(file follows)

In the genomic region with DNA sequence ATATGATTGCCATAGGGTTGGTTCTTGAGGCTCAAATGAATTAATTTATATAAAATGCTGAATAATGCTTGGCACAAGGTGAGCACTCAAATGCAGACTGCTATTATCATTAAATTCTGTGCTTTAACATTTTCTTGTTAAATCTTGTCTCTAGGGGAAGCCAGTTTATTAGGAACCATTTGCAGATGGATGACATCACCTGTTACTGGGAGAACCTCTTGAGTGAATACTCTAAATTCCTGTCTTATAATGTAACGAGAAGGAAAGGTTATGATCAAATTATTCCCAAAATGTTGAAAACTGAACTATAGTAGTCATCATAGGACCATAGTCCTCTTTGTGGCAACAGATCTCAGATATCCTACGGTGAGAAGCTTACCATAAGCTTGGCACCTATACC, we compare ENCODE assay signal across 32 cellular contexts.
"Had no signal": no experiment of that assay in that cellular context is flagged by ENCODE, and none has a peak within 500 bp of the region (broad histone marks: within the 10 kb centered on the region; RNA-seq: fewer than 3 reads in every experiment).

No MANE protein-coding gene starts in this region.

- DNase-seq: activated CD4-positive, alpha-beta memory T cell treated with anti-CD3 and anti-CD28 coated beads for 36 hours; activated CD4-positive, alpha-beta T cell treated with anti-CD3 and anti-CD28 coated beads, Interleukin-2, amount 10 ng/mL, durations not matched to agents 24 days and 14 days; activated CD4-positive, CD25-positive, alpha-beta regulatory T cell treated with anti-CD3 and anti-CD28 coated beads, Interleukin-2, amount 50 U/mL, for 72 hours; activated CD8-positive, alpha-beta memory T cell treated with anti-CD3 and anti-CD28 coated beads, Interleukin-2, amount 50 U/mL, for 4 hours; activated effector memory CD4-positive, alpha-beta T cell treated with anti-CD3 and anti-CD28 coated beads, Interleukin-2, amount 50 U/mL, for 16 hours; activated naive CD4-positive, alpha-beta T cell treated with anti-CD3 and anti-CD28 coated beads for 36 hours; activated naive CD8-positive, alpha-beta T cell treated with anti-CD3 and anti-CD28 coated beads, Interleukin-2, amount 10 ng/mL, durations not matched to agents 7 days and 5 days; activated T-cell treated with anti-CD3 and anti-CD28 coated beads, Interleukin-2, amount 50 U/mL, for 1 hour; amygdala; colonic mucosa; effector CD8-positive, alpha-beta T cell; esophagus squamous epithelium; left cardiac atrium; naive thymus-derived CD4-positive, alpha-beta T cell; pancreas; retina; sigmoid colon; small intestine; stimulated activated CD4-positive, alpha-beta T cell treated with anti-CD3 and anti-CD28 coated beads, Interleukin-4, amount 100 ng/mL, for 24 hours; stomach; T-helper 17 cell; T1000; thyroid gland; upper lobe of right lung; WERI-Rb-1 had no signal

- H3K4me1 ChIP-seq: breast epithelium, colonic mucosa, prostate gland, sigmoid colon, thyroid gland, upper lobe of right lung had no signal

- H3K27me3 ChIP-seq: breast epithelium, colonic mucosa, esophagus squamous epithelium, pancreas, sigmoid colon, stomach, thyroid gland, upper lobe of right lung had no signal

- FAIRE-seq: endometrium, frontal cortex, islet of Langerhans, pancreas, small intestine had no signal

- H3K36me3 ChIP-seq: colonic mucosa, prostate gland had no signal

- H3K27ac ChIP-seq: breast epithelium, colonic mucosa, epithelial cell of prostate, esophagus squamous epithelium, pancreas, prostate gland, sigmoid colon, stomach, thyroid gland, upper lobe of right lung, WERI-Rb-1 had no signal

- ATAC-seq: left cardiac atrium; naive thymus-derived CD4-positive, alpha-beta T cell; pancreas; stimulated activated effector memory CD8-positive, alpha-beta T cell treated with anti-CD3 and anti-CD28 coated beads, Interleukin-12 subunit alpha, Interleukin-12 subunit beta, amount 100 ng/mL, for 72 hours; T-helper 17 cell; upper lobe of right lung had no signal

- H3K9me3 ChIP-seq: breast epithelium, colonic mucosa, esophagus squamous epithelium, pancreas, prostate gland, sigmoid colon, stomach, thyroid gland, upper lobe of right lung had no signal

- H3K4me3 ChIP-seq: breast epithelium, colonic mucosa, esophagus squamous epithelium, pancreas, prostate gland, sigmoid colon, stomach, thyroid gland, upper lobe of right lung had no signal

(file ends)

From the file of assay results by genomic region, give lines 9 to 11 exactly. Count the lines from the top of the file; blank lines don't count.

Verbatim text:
- H3K27ac ChIP-seq: breast epithelium, colonic mucosa, epithelial cell of prostate, esophagus squamous epithelium, pancreas, prostate gland, sigmoid colon, stomach, thyroid gland, upper lobe of right lung, WERI-Rb-1 had no signal

- ATAC-seq: left cardiac atrium; naive thymus-derived CD4-positive, alpha-beta T cell; pancreas; stimulated activated effector memory CD8-positive, alpha-beta T cell treated with anti-CD3 and anti-CD28 coated beads, Interleukin-12 subunit alpha, Interleukin-12 subunit beta, amount 100 ng/mL, for 72 hours; T-helper 17 cell; upper lobe of right lung had no signal

- H3K9me3 ChIP-seq: breast epithelium, colonic mucosa, esophagus squamous epithelium, pancreas, prostate gland, sigmoid colon, stomach, thyroid gland, upper lobe of right lung had no signal